A common home buyer preference is to buy a home that is not within the confines of a HOA or condo association. Maybe the home buyer’s impression is that HOAs and condo associations bully home owners. But the truth is that HOA and condo association rules are created for a number of reasons, which include health and safety. If you don’t comply with the community rules, they can compel you do so. But even if you don’t live in an association managed community, it’s your civic duty to comply with county and/or municipal ordinances to maintain your home.
Believe it or not, regardless of where your home is located, your home has to satisfy health and safety standards that are enforced by your municipality (e.g., Montgomery County, City of Rockville, City of Gaithersburg, etc.). Deferred home maintenance can surely affect the value of your home. However, if it is found that your home doesn’t meet code standards, you can receive a notice of a municipal infraction.
Municipal infractions are also another name for code enforcement. In his manual Municipal Infractions and Code Enforcement, Practice and Procedure for Municipalities in the State of Maryland, Frank M. Johnson stated the need for having such procedures by saying “Most persons will follow the law voluntarily, but the reality is that when a law isn’t enforced, it becomes less effective for everyone. Even those who voluntarily comply are less likely to take a law seriously when it’s known the law won’t be enforced. In addition, steps to enforce the law often involve the most serious violations which, if not corrected, can lead to results which have a significant community and neighborhood impact.”
Mr. Johnson’s manual was originally written for the City of Gaithersburg, but was also adopted by the Maryland Municipal League (http://www.mdmunicipal.org/), which is a statewide non-profit association that promotes municipal administration. What started as a local handbook describing the entire process of municipal infractions (from complaint to enforcement), became a statewide template in code enforcement.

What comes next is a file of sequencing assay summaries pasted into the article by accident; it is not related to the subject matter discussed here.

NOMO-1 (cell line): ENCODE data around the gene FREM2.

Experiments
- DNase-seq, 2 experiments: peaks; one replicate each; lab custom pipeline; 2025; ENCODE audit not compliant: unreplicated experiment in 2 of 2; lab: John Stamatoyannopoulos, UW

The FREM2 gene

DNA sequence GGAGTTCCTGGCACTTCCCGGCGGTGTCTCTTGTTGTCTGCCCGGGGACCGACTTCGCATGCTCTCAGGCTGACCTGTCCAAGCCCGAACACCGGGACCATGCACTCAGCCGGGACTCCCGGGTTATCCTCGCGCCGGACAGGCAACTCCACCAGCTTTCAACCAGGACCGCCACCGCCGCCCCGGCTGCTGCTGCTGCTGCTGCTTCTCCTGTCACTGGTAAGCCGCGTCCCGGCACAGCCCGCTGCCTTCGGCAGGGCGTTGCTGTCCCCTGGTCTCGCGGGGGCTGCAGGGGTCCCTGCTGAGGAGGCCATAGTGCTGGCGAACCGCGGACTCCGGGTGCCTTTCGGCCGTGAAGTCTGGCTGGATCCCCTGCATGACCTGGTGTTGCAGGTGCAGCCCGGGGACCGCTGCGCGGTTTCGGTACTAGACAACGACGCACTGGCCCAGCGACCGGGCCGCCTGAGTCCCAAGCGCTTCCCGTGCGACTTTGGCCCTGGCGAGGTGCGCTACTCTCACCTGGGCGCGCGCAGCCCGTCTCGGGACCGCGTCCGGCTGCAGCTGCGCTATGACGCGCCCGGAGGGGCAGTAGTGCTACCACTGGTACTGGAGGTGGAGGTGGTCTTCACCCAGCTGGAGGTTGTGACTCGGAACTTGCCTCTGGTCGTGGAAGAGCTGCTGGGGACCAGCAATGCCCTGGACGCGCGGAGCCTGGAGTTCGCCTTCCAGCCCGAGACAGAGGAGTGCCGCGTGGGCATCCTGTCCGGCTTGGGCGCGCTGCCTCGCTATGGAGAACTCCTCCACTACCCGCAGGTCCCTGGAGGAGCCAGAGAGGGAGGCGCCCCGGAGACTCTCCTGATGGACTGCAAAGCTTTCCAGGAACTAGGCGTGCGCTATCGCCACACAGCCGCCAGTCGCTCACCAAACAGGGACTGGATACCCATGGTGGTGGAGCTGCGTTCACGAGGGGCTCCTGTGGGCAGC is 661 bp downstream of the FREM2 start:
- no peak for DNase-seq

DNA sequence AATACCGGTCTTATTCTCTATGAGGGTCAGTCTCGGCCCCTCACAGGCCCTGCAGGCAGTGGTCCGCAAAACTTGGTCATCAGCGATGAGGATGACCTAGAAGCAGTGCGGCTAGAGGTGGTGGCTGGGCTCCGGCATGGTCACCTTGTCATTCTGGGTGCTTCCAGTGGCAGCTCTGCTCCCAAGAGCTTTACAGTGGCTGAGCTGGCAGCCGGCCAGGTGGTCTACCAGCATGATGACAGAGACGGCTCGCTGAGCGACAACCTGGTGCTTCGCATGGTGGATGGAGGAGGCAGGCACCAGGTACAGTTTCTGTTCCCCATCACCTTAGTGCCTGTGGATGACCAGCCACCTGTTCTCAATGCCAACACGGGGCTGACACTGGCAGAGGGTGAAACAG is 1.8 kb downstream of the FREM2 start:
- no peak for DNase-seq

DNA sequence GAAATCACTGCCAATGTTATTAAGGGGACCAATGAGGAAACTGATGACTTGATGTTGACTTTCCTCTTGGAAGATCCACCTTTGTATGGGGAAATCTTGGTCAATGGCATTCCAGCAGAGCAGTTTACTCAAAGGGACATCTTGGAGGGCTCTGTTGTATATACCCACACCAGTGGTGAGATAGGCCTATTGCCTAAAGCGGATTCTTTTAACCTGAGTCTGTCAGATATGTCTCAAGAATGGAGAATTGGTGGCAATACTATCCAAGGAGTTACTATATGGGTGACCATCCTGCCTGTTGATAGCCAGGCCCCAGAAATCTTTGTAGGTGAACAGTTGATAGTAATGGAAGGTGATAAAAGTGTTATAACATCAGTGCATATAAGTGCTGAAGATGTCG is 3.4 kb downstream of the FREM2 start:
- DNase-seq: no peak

If you ever received a notice of municipal infraction, or just wondered how the process works, check put the manual. The manual describes why you’re receiving the citation, and how it can be enforced. It also describes the appeal process, as well as what can happen if you don’t comply.
Typically, the municipal infraction process begins by a complaint that triggers an investigation. The investigator will inspect and witness any code violations. If there are violations, the investigator will notify you and attempt to resolve the issue(s). Most home owners resolve the issue(s) with the first notice. However, if you don’t comply (or attempt to comply) with the first notice, you will likely be fined. The court can also order you to correct the issue(s), which is called an “abatement order.” If you don’t comply with the abatement order, your municipality can go on your property (and inside the home if necessary) to fix the issue(s) and send you the bill! If you don’t pay, a lien will be placed against your home, while collection actions are implemented.
Montgomery County’s Department of Housing and Community Affairs (montgomerycountymd.gov/DHCA) also publishes valuable information about the process. The Housing Code Enforcement Handbook, is written for the public to understand housing code enforcement in the county. The DHCA states that seasonal issues are the most common code violations reported, such as overgrown grass and weeds, dead trees and snow-covered walkways.
Dan Krell is a Realtor® with RE/MAX Success in Potomac, MD. You can access more information at DanKrell.com